IMAC Snow Leopard + Netextender = Hard Drive Failure?

Posted on 2011-10-14
Last Modified: 2012-05-12
I have a Sonicwall TZ100 that my office staff members use to access our file server from their home machines. One iMAC/Snow Leopard user (and so far, only one) has been complaining for some time about 'freeze-ups' when accessing the file server through the Netextender-based VPN tunnel that comes with the TZ100 device. On Monday of this week, her iMAC failed to boot and when she took it to the 'geniuses' at the Apple Store in her area, was told that her hard drive had failed. The iMAC is a year old and still under warranty, but the 'genius' suggested that this was a consequence of the freeze-ups associated with the Netextender program. I am dubious that software conflicts leading to operating system lockups can cause hard drive failure. I will add that the user has subsequently told me that other programs besides Netextender have frozen at times, though she attributes more of them to times when she was connected to our file server through the Netextender VPN tunnel, and claims that the freezeups began only after Netextender was installed on her system. Since Netextender is such a small program, and doesn't produce freezeups on other Macs, I am dubious about the Apple Genius' diagnosis. I suspect a failing hard drive whose troubles happened to coincide with the advent of the Netextender installation. This is partly supported by the fact that I have at least one other user whose iMAC runs Netextender to the same TZ100 without freeze-ups. But if anyone knows of reasons to take the Apple Store Genius' diagnosis seriously, please let me know as I have more than one Snow Leopard user and don't want to imperil the integrity of their hardware.
Question by:Potterjazz
    LVL 20

    Accepted Solution

    Certainly is creative blaming a piece of software for a hard disk failure. Of all the Sonicwall sites and users that we support, I have never had the NetExtender reach out and destroy a disk. I think the scenario is more likely what you suspect, in that the disk has an intermittent failure.

    Why not take the Mac to a different Apple store, and don't offer quite so much info. Just tell them that it has been freezing up during use, and see what they come up with.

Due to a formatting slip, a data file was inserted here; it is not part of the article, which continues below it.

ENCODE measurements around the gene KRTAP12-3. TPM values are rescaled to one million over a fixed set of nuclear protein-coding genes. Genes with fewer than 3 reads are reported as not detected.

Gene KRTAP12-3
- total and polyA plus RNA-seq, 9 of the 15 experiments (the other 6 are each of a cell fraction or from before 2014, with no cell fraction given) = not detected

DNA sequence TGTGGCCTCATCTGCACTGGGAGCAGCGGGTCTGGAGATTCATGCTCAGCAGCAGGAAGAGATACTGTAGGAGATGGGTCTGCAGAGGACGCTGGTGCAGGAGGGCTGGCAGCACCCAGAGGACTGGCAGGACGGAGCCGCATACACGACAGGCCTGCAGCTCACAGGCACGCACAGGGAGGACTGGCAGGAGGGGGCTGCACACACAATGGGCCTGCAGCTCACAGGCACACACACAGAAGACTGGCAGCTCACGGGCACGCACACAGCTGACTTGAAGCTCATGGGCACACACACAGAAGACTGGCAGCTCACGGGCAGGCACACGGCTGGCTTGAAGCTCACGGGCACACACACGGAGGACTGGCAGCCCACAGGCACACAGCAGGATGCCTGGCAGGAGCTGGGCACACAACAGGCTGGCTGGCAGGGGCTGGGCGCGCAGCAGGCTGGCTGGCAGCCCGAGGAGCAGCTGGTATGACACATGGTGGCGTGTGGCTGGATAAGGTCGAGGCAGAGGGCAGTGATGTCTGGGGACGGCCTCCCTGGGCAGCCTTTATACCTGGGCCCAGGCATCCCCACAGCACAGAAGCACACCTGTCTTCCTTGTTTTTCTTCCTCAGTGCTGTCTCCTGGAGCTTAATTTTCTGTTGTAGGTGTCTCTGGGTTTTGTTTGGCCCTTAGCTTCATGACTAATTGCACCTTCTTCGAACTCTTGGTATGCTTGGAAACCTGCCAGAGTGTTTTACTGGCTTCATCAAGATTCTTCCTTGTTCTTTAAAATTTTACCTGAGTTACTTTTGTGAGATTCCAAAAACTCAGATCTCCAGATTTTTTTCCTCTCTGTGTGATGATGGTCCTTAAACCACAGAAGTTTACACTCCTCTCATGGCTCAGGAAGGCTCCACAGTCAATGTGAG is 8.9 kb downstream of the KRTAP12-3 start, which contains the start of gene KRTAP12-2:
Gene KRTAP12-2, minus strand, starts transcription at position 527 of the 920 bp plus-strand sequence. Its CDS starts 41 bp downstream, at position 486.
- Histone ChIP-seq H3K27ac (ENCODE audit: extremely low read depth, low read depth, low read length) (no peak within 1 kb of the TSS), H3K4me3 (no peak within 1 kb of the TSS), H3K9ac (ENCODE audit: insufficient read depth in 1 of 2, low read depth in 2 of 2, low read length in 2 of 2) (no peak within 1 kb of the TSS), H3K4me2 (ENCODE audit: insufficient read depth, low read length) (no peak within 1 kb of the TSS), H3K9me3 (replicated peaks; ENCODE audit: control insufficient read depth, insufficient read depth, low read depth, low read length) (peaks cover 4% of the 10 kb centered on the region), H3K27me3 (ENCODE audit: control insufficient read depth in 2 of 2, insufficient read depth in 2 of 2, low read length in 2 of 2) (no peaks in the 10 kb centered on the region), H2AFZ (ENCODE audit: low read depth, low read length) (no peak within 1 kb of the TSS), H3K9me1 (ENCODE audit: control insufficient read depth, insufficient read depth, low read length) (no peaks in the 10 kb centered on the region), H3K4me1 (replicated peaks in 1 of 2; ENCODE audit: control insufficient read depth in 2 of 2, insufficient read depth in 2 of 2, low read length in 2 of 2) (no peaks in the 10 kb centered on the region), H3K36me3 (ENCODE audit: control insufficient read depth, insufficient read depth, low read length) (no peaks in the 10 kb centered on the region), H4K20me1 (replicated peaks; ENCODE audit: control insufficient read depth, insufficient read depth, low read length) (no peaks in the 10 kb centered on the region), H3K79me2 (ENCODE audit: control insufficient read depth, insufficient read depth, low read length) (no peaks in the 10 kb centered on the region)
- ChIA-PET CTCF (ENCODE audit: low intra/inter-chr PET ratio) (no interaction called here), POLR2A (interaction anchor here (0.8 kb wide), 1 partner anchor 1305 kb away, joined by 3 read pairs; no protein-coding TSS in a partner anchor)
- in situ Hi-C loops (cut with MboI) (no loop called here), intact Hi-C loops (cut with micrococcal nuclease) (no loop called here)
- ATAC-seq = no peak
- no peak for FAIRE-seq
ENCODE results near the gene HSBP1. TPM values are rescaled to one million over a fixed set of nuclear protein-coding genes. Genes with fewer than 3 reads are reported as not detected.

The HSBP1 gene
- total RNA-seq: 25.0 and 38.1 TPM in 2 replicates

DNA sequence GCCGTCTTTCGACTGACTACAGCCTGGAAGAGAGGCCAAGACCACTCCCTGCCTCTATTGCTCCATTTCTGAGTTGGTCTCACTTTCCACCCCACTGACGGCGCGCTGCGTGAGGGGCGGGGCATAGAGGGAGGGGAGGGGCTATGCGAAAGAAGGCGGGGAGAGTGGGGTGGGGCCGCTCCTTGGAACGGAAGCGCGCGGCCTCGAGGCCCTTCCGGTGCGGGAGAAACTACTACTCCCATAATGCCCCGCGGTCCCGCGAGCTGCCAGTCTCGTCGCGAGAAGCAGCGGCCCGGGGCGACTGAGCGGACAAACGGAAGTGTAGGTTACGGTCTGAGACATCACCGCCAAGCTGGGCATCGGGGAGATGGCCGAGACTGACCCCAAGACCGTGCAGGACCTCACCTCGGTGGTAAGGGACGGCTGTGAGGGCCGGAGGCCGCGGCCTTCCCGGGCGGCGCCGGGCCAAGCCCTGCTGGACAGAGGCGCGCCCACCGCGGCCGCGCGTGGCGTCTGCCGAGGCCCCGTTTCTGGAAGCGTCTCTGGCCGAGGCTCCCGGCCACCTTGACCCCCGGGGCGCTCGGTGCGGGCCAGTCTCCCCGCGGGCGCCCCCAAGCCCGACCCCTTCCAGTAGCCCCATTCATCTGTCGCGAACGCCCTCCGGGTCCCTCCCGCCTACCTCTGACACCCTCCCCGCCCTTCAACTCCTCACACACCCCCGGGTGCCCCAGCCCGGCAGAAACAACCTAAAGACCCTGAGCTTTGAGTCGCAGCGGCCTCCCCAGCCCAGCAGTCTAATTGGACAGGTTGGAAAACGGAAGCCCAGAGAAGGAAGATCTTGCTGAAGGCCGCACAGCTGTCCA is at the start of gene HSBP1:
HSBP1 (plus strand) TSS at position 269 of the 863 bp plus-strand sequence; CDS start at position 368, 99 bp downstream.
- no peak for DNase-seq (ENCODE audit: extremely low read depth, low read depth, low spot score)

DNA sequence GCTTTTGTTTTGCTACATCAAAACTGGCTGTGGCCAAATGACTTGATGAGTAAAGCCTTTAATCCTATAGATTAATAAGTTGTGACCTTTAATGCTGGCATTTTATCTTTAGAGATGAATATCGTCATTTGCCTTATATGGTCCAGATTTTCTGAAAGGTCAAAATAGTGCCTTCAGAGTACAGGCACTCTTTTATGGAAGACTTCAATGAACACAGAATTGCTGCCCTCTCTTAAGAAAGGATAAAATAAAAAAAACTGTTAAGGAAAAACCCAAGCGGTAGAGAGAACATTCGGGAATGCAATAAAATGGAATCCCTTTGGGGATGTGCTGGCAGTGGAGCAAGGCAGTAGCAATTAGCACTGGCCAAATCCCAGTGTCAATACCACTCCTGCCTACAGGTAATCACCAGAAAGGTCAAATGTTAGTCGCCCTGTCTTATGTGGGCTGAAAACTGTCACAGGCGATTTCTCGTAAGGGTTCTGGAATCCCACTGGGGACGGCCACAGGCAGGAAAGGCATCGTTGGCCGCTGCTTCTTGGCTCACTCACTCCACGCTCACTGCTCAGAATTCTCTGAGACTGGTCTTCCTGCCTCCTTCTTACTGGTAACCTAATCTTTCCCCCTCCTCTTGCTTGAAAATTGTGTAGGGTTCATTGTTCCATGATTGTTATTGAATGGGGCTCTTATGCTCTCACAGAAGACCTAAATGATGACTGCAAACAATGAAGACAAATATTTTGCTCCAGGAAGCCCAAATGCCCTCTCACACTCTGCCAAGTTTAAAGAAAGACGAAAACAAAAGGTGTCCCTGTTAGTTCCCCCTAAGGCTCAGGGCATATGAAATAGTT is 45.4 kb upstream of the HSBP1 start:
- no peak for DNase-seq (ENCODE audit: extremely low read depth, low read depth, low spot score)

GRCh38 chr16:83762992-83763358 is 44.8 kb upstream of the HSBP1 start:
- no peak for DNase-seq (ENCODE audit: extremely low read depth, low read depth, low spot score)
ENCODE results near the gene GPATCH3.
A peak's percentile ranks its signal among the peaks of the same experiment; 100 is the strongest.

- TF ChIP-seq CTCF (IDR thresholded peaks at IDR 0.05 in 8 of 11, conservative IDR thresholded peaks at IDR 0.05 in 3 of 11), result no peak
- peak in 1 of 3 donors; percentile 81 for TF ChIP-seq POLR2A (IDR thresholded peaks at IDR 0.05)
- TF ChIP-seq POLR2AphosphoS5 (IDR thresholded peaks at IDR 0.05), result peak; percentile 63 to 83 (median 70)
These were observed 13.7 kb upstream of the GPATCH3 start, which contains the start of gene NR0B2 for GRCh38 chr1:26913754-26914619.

LVL 53

    Assisted Solution

    Complete nonsense. The netextender freeze ups were probably caused by the hard drive starting to fail not the other way round.

    Has the drive been replaced? If not run Verify Disk from Disk Utility to check whether the disk directory needs repair. If it does, reboot while holding down the shift key to force a safe boot which will automatically attempt a disk repair, then run verify disk a second time to see if the repair was successful.

    Also download and install the freeware SMARTReporter:

    This will place a green icon of a hard drive in the menubar. The program will then automatically periodically run a S.M.A.R.T test ( ) on the hard drive in the background, and it the S.M.A.R.T. test detects a hardware problem with the hard drive the menubar icon will turn red and the program will e-mail you a warning.

    Author Closing Comment

    Thanks, both of you, for answering different aspects of my question. The machine is in another state and the user/owner is waiting for the Apple store to complete the repairs, but I will have her install that SMART program since it will help me to diagnose any further problems she might have once her OS and programs are reinstalled. This was the reassurance I needed.
    LVL 53

    Expert Comment

    Your user may have misunderstood what the Apple Genius said. If what the Genius said was that the frequent crashes were causing disk directory damage (rather than hardware damage) he may well have been right.

    The first thing to do is to check the disk directory integrity using Disk Utility and repair the drive. If the directory is repairable, and the crashes continue, then you have to look elsewhere for the cause.
    LVL 53

    Expert Comment

    You can actually set SMARTReporter to e-mail YOU a message if your user's hard drive starts to fail. It is a really nifty little program.

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